You’ve seen the hype. The Internet is going insane evaluating Google+ along with its features and uses.
“What does this mean for Facebook and Twitter? Who will win?”
“Do we NEED another social network?”
“What does this do that other platforms neglect?”
And my boss’s favorite, “Why didn’t they launch with business pages?!”
Piecing together what Google+ means for social networking is difficult. Personally, I believe it’s innovative and has tremendous potential.
Early adopters have been quick to hop on the proverbial bandwagon and tout revolution, while others have signed up and run quickly back to Facebook, deeming Google+ a copycat. There have been mixed reviews at Cookerly, and I’m slowly being added by my friends that have decided to dip their toes in the water.
Realizing this isn’t a network meant to push Facebook and Twitter aside is key. There are some significant differences on the new network.
You can clearly define which audience a message is intended for and easily shuffle friends and ‘followers’ into circles. Multi-use hangouts allow users to collaborate and video chat with several people at once. You can follow influencers, share articles with your friends and hold family-wide conversations in one spot. Seamless integration with other Google services is also a perk.
Still, at the end of the day, you still add friends, follow people and share. What makes these differences so innovative that we would divert our valuable social networking time?
Well, we do work in PR and a few reasons are shining through.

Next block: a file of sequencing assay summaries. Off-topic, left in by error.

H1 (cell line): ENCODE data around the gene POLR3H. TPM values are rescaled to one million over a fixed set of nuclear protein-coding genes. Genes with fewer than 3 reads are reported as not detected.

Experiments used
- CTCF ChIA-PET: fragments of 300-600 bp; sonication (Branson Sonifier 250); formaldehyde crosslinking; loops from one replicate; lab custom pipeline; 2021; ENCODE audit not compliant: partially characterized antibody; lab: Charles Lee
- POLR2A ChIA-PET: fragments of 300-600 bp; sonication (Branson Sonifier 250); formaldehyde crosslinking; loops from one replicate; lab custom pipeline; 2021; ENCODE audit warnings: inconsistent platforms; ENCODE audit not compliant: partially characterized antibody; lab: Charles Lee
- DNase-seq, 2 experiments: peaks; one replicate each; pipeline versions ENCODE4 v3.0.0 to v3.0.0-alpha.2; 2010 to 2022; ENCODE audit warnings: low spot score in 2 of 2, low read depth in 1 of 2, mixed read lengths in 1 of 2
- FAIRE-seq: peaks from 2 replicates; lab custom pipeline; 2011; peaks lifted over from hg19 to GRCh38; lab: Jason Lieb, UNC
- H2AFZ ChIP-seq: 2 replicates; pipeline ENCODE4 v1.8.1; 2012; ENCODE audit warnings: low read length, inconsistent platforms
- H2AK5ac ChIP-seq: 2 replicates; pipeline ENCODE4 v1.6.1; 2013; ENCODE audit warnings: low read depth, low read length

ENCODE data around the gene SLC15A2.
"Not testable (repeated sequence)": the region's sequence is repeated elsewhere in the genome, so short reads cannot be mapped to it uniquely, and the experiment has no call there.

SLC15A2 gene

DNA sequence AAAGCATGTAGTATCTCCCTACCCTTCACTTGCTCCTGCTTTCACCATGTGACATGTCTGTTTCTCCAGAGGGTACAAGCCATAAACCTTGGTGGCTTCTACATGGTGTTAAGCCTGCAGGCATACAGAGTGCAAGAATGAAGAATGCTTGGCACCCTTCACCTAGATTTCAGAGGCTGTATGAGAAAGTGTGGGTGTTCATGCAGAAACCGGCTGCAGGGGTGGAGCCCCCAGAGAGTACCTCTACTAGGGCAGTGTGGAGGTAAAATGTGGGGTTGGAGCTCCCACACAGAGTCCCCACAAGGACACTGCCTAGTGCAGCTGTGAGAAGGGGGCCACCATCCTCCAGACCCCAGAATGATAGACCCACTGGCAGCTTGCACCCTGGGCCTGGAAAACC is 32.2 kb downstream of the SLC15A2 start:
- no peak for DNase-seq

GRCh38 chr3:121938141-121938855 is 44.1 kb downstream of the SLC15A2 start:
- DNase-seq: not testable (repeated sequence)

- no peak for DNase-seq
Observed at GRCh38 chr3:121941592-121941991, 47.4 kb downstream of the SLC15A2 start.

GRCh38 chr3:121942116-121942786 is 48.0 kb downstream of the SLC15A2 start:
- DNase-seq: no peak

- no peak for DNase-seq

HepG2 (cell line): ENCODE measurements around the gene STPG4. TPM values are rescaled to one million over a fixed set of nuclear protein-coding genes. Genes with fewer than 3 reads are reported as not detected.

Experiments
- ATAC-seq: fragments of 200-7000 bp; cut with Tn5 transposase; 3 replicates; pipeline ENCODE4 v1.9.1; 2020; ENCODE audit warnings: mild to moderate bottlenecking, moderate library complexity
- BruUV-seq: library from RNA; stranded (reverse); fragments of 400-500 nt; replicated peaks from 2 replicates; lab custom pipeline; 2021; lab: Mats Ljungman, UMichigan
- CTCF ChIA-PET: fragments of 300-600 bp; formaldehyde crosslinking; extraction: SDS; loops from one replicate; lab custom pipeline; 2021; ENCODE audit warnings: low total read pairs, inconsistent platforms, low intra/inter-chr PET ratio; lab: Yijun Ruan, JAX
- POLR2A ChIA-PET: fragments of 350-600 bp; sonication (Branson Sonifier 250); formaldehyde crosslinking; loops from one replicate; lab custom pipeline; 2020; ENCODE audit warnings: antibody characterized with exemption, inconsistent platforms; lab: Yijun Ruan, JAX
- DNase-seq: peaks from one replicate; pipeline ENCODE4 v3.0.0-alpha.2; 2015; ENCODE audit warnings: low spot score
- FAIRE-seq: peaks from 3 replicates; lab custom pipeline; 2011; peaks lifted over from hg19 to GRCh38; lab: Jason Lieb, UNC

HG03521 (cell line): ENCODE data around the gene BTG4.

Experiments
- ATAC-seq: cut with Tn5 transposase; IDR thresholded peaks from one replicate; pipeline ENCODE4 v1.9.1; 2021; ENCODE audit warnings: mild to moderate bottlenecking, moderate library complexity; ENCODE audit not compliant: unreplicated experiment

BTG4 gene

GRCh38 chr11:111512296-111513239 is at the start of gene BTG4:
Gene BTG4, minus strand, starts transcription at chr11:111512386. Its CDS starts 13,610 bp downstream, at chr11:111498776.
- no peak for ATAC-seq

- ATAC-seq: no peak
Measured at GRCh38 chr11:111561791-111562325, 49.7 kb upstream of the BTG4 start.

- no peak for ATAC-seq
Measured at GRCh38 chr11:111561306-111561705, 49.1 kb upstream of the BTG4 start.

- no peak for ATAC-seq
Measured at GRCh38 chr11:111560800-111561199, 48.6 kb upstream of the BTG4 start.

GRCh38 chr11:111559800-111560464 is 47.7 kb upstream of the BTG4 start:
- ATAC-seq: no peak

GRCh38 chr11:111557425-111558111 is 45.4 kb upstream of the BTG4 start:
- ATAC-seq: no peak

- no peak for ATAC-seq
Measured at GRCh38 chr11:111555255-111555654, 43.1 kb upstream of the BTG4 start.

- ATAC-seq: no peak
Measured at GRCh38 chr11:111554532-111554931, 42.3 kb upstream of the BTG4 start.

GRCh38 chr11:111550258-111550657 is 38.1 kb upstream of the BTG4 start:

How about the +1? The ability to see posts and articles people like (it’s strange using that word) and having Google rank that in search results is fairly valuable in SEO. What about multi-video conferencing and collaboration without use of third-party programs? Invite your ‘Colleagues’ circle to an impromptu staff meeting ‘hangout.’ Quickly switch from your ‘social media’ stream to your ‘journalist’ stream depending on your pitch.
Let’s face it, Google+ is only a few weeks old. We’ve already seen wish lists of additions and heard rumors of new features. Facebook didn’t have all the bells, whistles and pages fresh out of the gate – it was a slow process of seeing what clearly worked (‘poke’ is still around!) Google is actively seeking feedback and molding the platform based on demand, which is a major step for the young network. Business pages are a given, though I’m sure the testing arena wasn’t meant to be as gigantic as what we’ve seen. It’s not a finished product. It will evolve.
I received this question this morning on a blog – “Do you think they have to grow organically to compete long-term or can they buy it?”
My response – “They have built their loyal base from the ground, tapping into innovative ways to connect and contributing to the productivity of its users. Sure not all of them have gained speed, but I couldn’t tell you how many times I’ve used Google’s services and codes.
Let’s face it, Google can easily buy their way to the top by snatching up startups and established tech firms, but I think adaptability and ingenuity have helped Google grow is it’s audience from the beginning.”
What do you think the future is for Google+?